Steve Power went inside the Yaquina Bay Lighthouse Museum to get this perspective photo of what it must have looked like (minus the jettys – 1896) for the first and only lighthouse family to live in the central coast’s first lighthouse. In this case, a lighthouse exactly, with a bright lard-fired beacon on the roof. The lighthouse, built by Ben Simpson, was inaugurated in 1871 and was tended by Charles Peirce, its one and only lighthousekeeper. Peirce with his wife and six children kept the house humming and the lard glowing among numerous lamps that cast a bright light 12 miles out to sea.
But change was coming faster than anyone knew with the construction of a more powerful lighthouse to the north at Yaquina Head. In 1873, when they fired it up, with its bright new light shining seaward 22 miles. The two lighthouses ran in tandem for about a year. But it was determined that having two lighthouses might be a bit confusing for mariners so they decommissioned the Yaquina Bay Lighthouse in the fall of 1874. Mr. Peirce and his family vacated the house and it remained vacant for 14 years. After that it became a facility for what was eventually to become the U.S. Coast Guard. At the time it was called the U.S. Lifesaving Service.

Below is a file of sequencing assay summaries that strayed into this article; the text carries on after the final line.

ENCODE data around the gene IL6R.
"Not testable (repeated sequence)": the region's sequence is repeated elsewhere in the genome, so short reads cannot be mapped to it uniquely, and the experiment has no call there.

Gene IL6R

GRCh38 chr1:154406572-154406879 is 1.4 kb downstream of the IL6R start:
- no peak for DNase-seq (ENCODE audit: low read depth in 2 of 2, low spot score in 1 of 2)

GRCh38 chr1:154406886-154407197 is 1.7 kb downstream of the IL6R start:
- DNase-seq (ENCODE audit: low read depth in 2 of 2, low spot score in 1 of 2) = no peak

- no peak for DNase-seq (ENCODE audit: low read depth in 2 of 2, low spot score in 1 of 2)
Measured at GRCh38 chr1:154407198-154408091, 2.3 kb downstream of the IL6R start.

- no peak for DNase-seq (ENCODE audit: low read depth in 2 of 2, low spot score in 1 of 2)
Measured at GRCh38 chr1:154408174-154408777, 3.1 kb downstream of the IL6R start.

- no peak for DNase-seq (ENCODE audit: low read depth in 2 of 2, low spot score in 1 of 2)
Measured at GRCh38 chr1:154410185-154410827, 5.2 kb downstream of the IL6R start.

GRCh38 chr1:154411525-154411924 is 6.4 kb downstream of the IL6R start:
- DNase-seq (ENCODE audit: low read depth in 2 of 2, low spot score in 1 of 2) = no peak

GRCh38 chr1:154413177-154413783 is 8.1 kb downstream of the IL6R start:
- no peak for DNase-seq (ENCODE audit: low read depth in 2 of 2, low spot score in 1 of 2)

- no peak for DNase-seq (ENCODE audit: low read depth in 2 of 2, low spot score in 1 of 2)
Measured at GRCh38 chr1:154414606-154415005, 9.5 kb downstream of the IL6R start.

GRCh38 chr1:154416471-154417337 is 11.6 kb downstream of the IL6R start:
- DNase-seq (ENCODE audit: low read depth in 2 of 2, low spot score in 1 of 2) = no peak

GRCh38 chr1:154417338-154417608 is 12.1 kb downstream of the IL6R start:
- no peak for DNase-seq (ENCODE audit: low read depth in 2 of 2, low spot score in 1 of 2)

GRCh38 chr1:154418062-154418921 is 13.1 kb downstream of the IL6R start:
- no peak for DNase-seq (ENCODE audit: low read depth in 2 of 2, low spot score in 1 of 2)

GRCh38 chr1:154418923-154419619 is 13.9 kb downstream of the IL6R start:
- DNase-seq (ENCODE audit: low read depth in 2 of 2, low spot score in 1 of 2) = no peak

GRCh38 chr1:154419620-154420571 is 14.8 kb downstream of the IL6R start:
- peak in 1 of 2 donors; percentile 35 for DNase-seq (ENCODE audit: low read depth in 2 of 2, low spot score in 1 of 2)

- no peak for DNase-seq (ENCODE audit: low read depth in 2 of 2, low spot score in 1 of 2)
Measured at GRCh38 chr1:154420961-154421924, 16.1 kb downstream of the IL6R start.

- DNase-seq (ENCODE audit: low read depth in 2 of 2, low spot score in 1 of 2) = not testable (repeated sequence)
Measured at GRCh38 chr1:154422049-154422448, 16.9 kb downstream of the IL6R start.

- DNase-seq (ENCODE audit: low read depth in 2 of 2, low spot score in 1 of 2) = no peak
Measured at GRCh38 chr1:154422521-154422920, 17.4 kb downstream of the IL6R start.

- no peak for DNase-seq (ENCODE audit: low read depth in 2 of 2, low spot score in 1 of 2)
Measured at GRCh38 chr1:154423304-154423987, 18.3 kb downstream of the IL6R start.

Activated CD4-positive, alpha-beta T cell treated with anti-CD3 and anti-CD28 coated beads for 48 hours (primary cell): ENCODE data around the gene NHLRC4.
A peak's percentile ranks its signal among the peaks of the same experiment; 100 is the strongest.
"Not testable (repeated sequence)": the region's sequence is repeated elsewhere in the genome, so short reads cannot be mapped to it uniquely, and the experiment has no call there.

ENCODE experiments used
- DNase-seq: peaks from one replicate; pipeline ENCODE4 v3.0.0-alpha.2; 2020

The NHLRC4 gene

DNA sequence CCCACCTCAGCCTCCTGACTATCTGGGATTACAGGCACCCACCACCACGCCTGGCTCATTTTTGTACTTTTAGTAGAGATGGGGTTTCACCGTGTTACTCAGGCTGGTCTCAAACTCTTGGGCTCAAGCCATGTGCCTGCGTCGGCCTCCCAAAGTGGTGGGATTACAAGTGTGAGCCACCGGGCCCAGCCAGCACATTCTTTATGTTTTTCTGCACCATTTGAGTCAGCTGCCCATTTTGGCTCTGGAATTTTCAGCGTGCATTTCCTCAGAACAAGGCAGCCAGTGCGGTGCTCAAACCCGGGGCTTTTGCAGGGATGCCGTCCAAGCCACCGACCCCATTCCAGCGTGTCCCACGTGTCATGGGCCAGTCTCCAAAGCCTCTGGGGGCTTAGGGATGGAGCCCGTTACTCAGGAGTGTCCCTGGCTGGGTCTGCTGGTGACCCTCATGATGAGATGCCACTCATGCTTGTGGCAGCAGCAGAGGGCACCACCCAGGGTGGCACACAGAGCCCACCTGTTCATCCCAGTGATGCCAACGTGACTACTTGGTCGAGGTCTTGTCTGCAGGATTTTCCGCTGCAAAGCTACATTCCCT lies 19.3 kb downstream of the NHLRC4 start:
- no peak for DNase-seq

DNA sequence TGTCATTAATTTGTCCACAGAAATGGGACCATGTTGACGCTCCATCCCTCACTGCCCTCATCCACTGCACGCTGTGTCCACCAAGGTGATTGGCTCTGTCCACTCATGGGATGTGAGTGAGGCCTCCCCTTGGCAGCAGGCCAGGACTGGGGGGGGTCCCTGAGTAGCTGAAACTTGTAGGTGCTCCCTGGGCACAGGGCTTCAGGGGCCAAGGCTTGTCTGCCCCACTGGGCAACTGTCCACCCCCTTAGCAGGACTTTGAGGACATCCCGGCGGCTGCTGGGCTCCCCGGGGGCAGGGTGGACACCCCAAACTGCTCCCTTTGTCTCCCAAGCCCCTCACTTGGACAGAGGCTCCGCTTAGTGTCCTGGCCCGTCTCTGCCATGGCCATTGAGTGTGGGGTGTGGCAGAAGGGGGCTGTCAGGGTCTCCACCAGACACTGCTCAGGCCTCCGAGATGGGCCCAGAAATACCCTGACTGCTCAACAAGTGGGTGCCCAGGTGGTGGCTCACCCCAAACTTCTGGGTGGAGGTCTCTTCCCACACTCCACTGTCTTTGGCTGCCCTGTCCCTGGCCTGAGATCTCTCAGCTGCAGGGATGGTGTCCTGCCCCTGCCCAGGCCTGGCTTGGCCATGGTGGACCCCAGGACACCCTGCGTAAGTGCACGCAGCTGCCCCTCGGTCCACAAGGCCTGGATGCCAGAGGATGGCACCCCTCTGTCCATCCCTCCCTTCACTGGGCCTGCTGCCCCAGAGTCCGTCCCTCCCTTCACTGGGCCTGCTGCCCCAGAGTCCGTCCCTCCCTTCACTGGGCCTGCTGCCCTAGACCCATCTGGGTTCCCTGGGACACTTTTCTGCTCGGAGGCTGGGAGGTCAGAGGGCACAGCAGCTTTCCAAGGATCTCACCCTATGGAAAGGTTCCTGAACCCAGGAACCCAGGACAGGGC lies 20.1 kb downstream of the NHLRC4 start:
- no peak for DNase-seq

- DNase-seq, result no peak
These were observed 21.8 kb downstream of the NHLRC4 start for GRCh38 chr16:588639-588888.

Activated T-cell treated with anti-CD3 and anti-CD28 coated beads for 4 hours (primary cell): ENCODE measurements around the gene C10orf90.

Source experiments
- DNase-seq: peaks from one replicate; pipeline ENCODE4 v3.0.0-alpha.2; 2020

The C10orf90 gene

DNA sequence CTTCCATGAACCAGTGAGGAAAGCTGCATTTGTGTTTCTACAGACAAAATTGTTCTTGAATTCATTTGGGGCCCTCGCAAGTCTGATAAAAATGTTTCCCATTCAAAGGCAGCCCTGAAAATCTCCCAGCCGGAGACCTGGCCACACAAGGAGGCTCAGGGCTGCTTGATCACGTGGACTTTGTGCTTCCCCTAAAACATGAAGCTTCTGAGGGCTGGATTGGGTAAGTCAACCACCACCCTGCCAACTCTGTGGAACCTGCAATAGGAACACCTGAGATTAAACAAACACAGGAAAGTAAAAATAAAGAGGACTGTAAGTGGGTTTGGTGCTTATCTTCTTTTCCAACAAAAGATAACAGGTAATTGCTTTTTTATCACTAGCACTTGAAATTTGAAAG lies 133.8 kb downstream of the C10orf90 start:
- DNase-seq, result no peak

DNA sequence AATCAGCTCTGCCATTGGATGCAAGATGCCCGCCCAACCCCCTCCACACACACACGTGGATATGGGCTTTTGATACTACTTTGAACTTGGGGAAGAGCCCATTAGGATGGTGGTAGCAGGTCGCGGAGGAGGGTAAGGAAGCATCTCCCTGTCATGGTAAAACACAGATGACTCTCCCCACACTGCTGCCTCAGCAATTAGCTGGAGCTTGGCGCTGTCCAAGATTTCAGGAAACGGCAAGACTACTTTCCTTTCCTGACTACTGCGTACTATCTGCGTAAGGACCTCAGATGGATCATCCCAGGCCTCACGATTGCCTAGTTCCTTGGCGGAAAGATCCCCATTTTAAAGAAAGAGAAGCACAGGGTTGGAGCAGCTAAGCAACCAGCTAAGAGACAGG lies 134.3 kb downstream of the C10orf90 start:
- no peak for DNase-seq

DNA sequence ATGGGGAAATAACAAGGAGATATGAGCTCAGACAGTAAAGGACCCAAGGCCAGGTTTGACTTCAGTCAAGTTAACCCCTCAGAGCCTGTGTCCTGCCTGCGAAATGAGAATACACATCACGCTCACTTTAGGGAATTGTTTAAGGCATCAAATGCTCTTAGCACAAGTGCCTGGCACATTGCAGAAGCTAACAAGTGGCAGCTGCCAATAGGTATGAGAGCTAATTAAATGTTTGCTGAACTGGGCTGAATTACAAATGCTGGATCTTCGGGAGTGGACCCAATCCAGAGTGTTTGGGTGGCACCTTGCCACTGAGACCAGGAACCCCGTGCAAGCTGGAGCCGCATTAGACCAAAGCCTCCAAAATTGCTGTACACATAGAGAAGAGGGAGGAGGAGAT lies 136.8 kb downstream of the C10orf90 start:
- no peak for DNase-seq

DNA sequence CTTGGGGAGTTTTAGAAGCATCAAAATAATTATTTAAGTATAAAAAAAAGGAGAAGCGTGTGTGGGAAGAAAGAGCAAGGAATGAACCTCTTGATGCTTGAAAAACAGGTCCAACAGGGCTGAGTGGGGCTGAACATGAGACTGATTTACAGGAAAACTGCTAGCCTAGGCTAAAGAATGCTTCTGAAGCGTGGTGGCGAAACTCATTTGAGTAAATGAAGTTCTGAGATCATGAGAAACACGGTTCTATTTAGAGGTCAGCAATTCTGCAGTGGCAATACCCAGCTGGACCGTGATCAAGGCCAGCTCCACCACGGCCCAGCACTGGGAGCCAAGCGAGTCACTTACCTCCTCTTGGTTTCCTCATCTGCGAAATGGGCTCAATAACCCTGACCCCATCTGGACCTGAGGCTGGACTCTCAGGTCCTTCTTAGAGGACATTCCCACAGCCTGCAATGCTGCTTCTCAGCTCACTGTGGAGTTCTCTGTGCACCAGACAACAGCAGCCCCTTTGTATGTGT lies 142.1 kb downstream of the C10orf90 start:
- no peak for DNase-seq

Special thanks to Chris Burns for his corrections in the original story.